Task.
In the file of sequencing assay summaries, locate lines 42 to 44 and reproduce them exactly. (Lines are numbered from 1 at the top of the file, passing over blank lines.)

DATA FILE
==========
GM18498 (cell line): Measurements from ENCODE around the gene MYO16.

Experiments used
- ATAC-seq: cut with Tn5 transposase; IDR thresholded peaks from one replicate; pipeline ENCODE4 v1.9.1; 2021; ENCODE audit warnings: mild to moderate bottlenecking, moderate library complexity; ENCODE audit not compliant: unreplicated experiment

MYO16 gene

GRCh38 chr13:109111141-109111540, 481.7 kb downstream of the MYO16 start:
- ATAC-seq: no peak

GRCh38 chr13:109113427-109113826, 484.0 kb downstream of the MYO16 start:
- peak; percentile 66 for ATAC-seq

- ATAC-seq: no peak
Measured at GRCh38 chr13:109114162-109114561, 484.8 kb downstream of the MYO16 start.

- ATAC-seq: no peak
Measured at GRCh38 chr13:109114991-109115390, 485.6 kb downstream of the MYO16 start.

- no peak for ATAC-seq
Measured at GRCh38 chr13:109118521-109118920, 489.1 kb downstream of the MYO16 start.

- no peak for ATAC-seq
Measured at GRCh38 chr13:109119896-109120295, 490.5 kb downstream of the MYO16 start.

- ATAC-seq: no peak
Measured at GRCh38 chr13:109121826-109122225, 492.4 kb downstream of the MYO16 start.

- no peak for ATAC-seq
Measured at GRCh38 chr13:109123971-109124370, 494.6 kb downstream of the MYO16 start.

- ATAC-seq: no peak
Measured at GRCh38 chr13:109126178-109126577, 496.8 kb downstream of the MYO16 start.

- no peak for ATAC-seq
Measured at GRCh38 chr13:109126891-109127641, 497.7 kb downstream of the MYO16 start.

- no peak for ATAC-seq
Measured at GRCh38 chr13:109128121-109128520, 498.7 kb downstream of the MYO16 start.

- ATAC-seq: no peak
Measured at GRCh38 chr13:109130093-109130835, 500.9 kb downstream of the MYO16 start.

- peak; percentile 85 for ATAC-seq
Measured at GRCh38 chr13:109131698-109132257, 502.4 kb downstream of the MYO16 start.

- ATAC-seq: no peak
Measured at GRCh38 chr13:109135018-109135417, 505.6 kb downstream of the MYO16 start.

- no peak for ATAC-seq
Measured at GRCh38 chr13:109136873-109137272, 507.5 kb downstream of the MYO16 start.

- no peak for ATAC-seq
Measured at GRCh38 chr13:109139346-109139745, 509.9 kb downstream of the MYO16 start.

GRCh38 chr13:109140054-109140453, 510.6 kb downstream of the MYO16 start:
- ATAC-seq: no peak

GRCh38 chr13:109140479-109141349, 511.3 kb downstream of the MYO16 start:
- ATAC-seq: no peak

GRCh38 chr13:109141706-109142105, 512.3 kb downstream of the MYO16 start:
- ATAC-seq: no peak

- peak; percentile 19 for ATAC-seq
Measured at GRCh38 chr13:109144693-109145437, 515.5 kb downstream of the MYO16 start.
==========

- ATAC-seq: no peak

- peak; percentile 19 for ATAC-seq
Measured at GRCh38 chr13:109144693-109145437, 515.5 kb downstream of the MYO16 start.